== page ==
September 23rd, 2019
California’s Ban The Box Law Takes Effect January 1, 2018
By Kevin Rivera on December 5th, 2017
Get ready to update your employment applications and make changes to your hiring practices and policies. There are a slew of new laws passed by the California legislature that will take effect on January 1st, 2018. I’ll address each of the new major legislative updates in the coming days. This first one focuses on California’s “ban the box” statute.
The new California Government Code section 12952 provides that it will be an unlawful employment practice under the California Fair Employment and Housing Act (FEHA) for an employer with 5 or more employees to include on employment applications any questions that seek the disclosure of an applicant’s conviction history. It will also be unlawful to inquire into or consider the conviction history of any applicant until that applicant has received a conditional offer of employment.
Once an employer has made a conditional offer of employment, it may seek certain criminal history information. However, even after a conditional offer is made, it will be unlawful for an employer to consider, distribute, or disseminate information related to an applicant’s prior arrests not ending in convictions, participation in pre- or post-trial diversion programs, and convictions that have been sealed, dismissed, expunged or eradicated.
The law will require an employer who intends to deny an applicant a position solely or in part because of the applicant’s conviction history to make an individualized assessment of whether the applicant’s conviction history has a direct and adverse relationship with the specific duties of the job, and to consider certain topics when making that assessment.
The law will also require an employer who makes a preliminary decision to deny employment based on that individualized assessment to provide the applicant with written notification of the decision along with a notice of their rights under the law. The law will grant an applicant five business days to respond to that notification before the employer may make a final decision.
If the applicant notifies the employer in writing that he or she disputes the accuracy of the conviction history and is obtaining evidence to support that assertion, the law grants the applicant an additional five business days to respond to the notice. The law requires an employer to consider information submitted by the applicant before making a final decision. An employer who makes a final decision to deny employment to the applicant must then notify the applicant in writing, along with a notice advising the applicant of their right to file a complaint with the Department of Fair Employment and Housing.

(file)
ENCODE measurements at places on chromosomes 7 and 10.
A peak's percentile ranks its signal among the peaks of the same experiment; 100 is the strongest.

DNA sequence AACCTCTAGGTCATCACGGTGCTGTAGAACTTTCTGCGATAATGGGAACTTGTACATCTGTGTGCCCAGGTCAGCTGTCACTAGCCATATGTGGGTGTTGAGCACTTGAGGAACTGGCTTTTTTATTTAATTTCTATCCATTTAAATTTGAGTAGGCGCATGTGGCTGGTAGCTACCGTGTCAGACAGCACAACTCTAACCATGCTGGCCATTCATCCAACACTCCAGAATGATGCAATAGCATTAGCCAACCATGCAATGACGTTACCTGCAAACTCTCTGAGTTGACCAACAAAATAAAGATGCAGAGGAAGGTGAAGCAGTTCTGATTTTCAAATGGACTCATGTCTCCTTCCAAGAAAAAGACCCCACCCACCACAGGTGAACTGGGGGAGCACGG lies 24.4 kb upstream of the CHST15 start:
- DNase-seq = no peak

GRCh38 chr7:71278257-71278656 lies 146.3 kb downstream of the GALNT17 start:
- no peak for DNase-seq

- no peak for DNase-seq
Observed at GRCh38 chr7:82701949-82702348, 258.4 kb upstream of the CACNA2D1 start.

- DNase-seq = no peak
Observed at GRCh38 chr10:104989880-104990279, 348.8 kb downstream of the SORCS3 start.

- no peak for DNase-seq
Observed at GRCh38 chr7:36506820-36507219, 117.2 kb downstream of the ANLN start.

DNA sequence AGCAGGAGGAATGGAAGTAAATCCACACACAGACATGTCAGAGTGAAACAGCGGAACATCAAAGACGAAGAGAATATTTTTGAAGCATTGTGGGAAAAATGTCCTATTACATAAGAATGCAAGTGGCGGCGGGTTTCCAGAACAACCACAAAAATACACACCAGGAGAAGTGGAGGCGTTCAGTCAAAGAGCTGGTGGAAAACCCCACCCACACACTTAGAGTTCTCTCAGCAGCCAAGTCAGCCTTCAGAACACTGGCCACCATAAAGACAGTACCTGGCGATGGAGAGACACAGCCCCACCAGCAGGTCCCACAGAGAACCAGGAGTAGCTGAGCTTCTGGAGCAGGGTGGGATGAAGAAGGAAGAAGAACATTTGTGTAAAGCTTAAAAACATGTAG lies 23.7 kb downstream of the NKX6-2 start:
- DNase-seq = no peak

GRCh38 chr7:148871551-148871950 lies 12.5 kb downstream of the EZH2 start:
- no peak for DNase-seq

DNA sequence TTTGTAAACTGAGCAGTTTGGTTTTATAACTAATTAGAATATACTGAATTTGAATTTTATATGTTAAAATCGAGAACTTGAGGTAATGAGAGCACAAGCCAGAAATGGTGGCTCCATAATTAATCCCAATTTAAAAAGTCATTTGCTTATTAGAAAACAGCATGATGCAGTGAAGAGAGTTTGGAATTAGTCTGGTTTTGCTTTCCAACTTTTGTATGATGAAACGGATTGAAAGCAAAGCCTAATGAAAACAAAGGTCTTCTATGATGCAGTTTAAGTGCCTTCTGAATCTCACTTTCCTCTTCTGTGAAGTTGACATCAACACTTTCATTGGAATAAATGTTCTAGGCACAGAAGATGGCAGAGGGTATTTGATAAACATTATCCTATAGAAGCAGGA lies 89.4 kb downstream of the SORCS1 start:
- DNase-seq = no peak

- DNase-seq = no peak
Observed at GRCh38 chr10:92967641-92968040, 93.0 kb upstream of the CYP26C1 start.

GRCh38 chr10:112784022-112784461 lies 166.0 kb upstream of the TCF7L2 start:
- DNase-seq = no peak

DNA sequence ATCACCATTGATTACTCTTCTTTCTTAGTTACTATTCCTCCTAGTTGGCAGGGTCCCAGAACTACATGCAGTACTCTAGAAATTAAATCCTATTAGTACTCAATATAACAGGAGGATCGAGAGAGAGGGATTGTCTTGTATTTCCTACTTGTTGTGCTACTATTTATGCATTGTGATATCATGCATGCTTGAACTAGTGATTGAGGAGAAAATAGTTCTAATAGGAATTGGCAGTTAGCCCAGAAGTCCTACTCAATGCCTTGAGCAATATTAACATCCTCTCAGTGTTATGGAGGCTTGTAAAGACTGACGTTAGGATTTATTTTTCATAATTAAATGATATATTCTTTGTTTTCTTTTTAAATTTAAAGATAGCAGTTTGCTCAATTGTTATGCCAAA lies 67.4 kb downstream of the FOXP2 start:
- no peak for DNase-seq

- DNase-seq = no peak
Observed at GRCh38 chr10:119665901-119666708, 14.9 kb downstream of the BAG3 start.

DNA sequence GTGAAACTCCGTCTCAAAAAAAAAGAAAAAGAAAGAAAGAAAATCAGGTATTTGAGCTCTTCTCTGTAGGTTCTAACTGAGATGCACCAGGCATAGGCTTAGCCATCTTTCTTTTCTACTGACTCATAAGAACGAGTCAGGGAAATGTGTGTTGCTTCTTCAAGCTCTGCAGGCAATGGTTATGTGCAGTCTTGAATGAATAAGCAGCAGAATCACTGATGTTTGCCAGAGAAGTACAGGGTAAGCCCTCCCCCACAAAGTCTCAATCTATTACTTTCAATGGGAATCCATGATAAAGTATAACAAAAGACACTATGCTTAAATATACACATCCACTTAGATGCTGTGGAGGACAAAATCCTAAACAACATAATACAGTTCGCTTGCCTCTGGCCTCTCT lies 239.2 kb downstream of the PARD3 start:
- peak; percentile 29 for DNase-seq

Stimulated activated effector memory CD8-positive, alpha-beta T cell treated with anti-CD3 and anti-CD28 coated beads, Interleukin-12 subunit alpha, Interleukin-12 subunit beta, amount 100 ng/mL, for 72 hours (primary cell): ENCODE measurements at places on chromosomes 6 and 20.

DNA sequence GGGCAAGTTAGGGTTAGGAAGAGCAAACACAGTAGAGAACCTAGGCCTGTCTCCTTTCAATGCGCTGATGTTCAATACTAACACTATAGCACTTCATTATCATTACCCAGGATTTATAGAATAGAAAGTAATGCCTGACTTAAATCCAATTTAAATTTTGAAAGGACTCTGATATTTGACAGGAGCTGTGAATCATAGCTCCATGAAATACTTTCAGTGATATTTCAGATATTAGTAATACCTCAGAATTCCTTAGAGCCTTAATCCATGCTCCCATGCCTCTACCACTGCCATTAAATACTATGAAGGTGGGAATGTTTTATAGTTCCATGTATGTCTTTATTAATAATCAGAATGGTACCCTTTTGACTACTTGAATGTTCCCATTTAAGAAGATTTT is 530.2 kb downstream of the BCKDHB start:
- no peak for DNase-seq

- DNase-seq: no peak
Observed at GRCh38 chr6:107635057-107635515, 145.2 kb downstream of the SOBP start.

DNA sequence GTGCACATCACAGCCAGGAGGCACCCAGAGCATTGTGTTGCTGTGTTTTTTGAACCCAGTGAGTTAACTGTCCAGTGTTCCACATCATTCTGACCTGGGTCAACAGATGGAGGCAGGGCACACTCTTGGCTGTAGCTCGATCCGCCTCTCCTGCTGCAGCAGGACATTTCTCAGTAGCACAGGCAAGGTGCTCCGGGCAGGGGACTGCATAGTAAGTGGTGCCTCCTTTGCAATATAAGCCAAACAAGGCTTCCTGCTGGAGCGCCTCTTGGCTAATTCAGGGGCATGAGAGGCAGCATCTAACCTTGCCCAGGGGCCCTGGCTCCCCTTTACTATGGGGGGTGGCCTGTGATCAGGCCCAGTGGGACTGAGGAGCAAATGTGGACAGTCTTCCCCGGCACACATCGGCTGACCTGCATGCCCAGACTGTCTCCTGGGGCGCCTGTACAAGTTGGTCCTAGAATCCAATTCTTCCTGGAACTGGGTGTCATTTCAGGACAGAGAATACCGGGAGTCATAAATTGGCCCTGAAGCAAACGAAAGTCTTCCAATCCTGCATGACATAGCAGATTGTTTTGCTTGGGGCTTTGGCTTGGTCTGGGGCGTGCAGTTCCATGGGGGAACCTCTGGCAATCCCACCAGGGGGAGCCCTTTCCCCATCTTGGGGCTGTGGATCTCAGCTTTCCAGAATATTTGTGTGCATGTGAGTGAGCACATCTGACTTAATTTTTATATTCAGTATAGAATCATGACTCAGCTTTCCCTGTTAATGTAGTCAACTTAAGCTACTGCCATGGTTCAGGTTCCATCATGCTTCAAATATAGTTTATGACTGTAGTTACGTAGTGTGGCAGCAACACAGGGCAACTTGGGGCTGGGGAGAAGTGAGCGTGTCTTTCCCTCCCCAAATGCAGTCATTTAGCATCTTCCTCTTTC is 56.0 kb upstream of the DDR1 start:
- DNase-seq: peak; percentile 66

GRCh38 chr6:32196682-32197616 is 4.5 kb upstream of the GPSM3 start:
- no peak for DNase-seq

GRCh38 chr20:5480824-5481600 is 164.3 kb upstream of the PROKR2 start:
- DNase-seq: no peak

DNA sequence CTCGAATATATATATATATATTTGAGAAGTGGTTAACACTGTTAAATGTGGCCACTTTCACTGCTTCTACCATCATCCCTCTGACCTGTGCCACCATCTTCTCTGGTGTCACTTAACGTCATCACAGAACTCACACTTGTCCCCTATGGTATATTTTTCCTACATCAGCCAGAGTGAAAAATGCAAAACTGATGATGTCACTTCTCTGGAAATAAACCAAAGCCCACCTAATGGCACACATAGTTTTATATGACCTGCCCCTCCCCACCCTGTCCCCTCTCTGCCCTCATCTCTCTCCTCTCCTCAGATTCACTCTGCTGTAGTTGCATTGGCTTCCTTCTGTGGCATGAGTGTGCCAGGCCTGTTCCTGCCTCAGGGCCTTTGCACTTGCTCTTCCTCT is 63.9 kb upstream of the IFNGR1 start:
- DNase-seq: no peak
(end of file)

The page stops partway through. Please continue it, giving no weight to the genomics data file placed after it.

The law does not apply to positions where an employer is required by any state, federal, or local law to conduct criminal background checks for employment purposes or to restrict employment based on criminal history.
If you operate in the cities of Los Angeles or San Francisco, additional requirements may apply as those cities have passed their own “fair chance” hiring laws which impose more restrictive obligations than required under the new California law.
Employer Action Items:
- Remove any questions related to criminal history from your employment applications.
- If you have written policies regarding hiring practices or pre-employment background checks, such as in your employee handbook, the policies should be updated to comply with the new law.
- Notify all persons in your organization who have the authority to hire personnel of their obligations under the new law so that they do not make hiring decisions that violate the law.
- Prepare or obtain a template for the written preliminary and final notices to applicants who are rejected for employment based on their conviction history.
- When in doubt as to whether you have grounds to deny employment based on an applicant’s conviction history, consult with qualified employment counsel before making an employment decision.
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